The Castlehill School has been converted into the Whisky Heritage Centre. It was designed by Robert Wilson as one of four schools opened on the same day-3 May 1889 by the Edinburgh School Board. Geddes had a close relationship with the school where he tried to put in practice his unconventional ideas about early education. He was opposed to learning by rote and to the excessive emphasis on the three Rs (reading, writing and arithmetic). He favoured, rather, the three Hs (heart, head and hand) that is, an interest-led open minded education keeping the children indoors only in the mornings and taking them out in the afternoons for practical work in the inner city gardens that he created in the Old Town.


5 Johnston Terrace Garden

The photograph shows young gardeners from Castlehill School in their shirt sleeves and waistcoats tending a small plot of green in the Johnston Terrace Garden, now a Wild Life garden of WWF. The steps leading to the garden have been renamed Patrick Geddes Steps. The photograph was taken for Geddes' Survey of Edinburgh c1904. Now in the Archives of the Patrick Geddes Centre at the Library of the University of Edinburgh. Special Collections


6 Riddle's Court

The richest merchant of his time, Bailie John Mac Morran built two L-shaped three storey houses c 1590 at the south end of the close enclosing three sides of a tiny court. Its main feature today is a round stone arch to the barrel-vaulted pend with the inscription "VIVENDO DISCIMUS" (By living we learn) dating from the regeneration of the Old Town carried out by Patrick Geddes in collaboration with some of his architect friends and collaborators. In the south building main room on the first floor there is an elaborately painted ceiling (1898) with all the symbols associated with Patrick Geddes's philosophical ideas. Geddes acquired and renovated the building to provide self governing accommodation for Edinburgh University students at a time when most universities did not provide living accommodation for their students. (Oxford and Cambridge did but in paternalistic style)


7 Mylne's Court

A small passage leads you into the court opened by Robert Mylne in 1690, bound on its east and west sides by existing buildings. On the north and south sides he built two tall buildings converted many centuries later by Patrick Geddes into halls of residence for Edinburgh University students these being the first student accommodation for the University. Geddes's innovation, (quite daring for its time 1892) was to let the students govern themselves in a community of co-operative living for learning and intellectual inter-action. The Philip Henman Hall, on the south side fronting the Lawnmarket and the Edward Salvesen Hall fronting Princes Street are still in University ownership.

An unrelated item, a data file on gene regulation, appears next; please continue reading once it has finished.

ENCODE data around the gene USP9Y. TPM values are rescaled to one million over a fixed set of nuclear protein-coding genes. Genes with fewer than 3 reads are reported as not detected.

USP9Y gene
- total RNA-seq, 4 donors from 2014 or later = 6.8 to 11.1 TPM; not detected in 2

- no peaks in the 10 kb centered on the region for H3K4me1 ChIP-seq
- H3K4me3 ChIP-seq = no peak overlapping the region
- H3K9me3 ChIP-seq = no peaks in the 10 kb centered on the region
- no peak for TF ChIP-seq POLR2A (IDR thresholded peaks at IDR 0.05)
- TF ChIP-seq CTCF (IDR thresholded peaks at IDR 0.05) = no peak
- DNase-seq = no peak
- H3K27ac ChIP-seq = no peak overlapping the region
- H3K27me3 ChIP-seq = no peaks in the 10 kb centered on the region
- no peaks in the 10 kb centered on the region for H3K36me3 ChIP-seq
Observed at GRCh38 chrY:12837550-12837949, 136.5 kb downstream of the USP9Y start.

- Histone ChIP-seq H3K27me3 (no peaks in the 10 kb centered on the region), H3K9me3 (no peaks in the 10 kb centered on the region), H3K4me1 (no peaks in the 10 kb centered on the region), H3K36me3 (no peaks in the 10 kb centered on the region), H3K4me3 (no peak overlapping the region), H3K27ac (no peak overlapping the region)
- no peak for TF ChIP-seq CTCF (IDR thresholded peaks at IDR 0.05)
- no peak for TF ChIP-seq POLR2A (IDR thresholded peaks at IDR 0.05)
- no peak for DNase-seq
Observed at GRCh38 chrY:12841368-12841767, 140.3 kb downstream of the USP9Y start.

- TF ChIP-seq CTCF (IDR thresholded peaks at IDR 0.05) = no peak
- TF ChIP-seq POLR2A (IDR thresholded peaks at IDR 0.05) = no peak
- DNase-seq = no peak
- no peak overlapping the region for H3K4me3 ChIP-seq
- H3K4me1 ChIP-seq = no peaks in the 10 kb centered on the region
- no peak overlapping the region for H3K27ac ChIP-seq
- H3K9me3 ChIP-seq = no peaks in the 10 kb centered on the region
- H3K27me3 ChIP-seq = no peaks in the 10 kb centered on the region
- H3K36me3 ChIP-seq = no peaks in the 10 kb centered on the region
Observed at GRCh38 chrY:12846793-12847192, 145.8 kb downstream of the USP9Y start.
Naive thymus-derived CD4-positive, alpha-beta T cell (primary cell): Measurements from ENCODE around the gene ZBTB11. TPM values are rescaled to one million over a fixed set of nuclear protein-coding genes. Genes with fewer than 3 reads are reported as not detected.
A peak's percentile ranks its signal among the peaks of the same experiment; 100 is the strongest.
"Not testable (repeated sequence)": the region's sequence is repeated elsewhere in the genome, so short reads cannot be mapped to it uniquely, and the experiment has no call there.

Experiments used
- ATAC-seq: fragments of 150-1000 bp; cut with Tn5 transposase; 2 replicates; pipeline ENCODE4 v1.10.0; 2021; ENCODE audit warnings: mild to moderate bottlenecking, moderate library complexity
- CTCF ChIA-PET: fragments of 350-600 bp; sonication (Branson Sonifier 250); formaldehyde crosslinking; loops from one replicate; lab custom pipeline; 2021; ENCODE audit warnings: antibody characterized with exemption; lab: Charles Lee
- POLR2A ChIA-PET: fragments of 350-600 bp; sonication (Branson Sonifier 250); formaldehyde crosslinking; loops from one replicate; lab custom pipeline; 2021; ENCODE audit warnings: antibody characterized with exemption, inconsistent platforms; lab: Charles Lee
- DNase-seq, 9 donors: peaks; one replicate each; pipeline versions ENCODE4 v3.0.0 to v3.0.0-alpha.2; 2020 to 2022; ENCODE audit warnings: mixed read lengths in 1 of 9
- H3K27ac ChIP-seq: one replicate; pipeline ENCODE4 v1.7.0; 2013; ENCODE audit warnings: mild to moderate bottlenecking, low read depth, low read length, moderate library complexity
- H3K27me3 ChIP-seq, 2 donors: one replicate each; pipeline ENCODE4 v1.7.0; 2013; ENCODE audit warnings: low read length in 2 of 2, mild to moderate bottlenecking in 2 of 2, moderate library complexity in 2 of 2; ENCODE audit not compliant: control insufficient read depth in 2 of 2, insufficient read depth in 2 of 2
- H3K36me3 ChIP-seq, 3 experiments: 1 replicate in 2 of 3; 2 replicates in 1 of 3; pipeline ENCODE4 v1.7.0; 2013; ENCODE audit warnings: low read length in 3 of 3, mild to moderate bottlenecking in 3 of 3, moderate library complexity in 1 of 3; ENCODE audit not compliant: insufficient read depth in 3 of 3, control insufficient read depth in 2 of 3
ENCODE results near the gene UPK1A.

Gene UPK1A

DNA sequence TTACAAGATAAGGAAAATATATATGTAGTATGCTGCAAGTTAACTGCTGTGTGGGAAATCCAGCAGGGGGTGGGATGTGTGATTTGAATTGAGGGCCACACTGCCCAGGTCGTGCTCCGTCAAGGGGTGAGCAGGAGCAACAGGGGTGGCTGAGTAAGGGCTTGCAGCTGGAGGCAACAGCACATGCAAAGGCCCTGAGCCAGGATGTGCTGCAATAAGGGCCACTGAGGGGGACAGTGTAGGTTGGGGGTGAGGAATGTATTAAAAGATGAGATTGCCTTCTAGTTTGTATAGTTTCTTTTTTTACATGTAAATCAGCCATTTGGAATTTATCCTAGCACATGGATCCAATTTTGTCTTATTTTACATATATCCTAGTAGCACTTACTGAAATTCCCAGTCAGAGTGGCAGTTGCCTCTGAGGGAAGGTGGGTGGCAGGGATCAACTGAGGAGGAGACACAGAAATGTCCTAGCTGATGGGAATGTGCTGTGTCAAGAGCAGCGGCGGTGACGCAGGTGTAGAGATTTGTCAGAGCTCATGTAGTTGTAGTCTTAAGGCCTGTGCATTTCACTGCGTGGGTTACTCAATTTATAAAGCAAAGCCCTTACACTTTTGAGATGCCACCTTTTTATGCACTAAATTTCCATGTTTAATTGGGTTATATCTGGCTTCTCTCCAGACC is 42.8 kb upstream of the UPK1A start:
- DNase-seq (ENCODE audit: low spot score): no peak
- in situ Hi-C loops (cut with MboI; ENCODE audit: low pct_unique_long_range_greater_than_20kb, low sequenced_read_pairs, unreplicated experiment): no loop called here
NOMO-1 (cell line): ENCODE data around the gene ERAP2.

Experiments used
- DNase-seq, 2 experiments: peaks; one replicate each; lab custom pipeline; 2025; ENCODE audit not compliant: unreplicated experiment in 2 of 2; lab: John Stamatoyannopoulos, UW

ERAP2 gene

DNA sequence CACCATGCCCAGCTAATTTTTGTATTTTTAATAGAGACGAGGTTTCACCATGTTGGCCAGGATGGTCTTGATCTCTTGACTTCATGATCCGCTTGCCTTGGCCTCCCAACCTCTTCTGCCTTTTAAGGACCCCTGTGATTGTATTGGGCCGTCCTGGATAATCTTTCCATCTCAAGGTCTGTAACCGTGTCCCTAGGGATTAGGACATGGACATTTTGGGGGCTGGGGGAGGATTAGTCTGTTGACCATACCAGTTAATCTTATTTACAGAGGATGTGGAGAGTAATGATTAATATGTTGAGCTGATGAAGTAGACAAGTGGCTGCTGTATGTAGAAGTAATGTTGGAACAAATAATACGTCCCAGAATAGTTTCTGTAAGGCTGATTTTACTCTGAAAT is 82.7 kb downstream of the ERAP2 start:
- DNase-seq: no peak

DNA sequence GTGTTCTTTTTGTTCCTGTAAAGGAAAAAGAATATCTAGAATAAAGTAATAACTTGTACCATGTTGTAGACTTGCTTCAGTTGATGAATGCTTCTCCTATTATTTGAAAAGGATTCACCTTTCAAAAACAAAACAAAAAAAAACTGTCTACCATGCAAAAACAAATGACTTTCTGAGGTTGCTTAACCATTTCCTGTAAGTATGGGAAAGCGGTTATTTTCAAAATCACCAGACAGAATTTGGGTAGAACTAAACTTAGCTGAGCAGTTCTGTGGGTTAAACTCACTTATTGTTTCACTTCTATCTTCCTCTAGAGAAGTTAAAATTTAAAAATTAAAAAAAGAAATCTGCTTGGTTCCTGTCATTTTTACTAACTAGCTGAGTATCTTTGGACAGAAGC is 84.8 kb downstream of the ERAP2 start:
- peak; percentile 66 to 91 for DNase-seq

8 James Court

The next narrow close leads you into James Court. In 1723-7 James Brownhill built a massive double tenement of five stories attic and basement to the north, and because of the fall of the ground towards the Princes Street there are eight stories and attic to North Bank Street. One hundred years ago these buildings became slums occupied by street sweepers, poor tradesmen and tinkers. When the young Geddes married his wife Anna Morton, they chose to live in the second floor flat in the Old Town to show that pleasant homes could be had in unpromising surroundings. Their neighbours were soon galvanised into cleaning whitewashing, planting window boxes and other improvements. Geddes endeared himself to the local people by talking to them in good Scots and taking part himself in the manual work. Anna worked with young mothers helping them to learn child nurture and homecare.


9 Lady Stair's Close

Built in 1622 for Sir Walter Gray of Pittendrum, it was bought in 1719 by Elizabeth, Dowager Countess of Stair. The house fell into disrepair and it was ready for demolition at the end of the nineteenth century. In an early effort in Conservation, Patrick Geddes convinced the fifth Earl of Rosebery, a descendant of Gray, to buy the property from the City Council to restore it. The work was carried out by George S Aitken a young collaborator of Geddes.


10 Blackie House

At the east of Lady Stair's Close, Patrick Geddes, following his programme of improvement of the Old Town, had two tiny closes removed to form a larger Court in order to bring light and air into the old tenements. This was Wardrop's Court. On the north side of the Court Blackie House was remodelled by Geddes as a university hall in memory of Professor J. S. Blackie. The North Bank side front was given new asymmetric two story oriel windows. At the centre of one there is a terracotta portrait of Blackie flanked by a thistle and a harp.